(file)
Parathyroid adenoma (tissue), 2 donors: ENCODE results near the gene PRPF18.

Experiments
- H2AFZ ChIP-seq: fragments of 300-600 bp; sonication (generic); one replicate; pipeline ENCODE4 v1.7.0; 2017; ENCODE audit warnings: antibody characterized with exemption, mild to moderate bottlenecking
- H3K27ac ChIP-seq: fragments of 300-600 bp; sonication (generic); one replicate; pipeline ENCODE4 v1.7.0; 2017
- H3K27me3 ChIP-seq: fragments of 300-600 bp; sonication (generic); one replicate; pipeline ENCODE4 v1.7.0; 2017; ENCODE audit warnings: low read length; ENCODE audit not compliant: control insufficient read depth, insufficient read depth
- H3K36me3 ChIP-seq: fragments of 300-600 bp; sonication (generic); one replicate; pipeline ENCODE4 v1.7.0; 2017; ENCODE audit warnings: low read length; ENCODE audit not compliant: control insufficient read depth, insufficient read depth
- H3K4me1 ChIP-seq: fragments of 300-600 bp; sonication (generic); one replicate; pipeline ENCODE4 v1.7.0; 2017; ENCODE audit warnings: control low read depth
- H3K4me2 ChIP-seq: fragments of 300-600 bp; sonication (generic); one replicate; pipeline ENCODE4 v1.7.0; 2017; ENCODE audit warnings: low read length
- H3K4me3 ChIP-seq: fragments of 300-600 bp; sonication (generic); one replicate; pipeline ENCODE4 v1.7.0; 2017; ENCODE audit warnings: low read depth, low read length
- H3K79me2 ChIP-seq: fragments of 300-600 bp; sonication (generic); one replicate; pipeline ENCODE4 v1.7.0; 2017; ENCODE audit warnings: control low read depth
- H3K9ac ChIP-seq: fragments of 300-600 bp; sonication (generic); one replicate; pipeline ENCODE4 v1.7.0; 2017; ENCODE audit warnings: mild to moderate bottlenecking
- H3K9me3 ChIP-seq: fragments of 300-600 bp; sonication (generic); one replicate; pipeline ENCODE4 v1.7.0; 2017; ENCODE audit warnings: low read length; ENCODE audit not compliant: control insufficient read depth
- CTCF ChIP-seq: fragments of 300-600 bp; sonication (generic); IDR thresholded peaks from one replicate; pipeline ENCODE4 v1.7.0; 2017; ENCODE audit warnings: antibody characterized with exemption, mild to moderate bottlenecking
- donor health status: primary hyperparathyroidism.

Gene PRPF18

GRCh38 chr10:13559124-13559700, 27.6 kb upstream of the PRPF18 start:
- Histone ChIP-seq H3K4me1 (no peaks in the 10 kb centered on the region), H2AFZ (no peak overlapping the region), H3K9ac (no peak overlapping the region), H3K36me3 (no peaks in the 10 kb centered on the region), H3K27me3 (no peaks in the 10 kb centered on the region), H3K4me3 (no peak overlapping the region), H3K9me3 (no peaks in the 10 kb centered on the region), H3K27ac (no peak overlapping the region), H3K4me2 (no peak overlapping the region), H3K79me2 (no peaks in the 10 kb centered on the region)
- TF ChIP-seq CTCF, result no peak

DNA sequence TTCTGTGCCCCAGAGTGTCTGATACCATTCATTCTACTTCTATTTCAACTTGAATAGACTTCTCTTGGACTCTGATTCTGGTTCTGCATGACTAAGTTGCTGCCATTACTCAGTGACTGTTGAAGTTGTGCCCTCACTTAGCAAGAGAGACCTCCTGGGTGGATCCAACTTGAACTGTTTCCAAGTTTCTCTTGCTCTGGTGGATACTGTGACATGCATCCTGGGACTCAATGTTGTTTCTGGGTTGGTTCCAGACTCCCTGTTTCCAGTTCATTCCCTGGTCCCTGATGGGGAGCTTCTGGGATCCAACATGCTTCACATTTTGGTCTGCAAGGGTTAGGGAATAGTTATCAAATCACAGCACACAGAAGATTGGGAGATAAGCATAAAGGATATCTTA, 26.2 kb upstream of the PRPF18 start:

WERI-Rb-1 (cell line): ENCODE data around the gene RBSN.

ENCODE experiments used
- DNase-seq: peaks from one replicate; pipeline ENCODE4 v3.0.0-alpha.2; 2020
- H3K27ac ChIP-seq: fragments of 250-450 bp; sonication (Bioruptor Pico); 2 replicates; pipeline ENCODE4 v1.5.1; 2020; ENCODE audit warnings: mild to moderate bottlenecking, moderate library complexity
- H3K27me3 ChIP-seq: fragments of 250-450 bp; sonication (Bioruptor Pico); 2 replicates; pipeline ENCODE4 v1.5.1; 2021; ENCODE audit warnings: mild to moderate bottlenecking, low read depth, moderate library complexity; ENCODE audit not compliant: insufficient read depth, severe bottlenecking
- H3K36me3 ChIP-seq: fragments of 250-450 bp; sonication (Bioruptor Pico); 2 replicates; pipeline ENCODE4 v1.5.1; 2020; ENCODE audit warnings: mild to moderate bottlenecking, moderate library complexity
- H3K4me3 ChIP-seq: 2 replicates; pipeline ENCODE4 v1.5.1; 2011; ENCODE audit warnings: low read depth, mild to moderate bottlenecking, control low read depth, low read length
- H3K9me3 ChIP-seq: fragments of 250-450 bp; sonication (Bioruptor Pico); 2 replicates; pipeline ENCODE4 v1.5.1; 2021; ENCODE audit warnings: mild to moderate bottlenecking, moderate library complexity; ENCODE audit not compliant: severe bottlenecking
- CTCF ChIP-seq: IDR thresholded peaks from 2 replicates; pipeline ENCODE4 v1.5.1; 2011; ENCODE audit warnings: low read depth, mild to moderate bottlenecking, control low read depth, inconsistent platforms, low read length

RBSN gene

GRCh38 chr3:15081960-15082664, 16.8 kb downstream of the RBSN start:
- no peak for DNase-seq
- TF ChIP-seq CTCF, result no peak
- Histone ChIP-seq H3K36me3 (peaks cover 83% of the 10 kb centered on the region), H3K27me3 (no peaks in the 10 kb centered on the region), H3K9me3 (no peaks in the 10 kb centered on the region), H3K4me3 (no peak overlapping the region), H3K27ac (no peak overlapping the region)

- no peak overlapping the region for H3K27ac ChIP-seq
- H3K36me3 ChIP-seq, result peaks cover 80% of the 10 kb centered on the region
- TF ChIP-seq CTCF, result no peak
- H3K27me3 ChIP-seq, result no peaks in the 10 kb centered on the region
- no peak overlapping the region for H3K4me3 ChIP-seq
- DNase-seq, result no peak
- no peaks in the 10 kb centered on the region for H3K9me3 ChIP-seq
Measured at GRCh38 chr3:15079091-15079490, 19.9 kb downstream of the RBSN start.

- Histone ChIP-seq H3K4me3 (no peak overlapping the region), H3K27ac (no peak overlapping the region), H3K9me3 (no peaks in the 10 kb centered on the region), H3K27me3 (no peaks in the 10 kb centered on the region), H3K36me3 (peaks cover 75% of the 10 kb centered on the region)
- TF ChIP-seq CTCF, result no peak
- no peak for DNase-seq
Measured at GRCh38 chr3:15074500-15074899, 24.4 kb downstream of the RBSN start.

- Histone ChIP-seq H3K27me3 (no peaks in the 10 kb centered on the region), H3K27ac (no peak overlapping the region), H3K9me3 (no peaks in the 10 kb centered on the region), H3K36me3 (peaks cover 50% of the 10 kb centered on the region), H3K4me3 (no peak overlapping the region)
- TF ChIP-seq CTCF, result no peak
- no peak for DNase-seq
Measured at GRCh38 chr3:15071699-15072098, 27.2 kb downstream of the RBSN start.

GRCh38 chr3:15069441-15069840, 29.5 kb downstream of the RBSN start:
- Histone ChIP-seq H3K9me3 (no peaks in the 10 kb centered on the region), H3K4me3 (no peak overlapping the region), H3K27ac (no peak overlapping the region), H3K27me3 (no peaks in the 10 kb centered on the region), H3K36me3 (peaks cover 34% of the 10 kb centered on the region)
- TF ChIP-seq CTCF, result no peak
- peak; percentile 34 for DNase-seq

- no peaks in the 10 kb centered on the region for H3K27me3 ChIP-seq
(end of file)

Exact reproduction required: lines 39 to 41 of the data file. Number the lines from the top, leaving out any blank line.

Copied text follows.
- DNase-seq, result no peak
- no peaks in the 10 kb centered on the region for H3K9me3 ChIP-seq
Measured at GRCh38 chr3:15079091-15079490, 19.9 kb downstream of the RBSN start.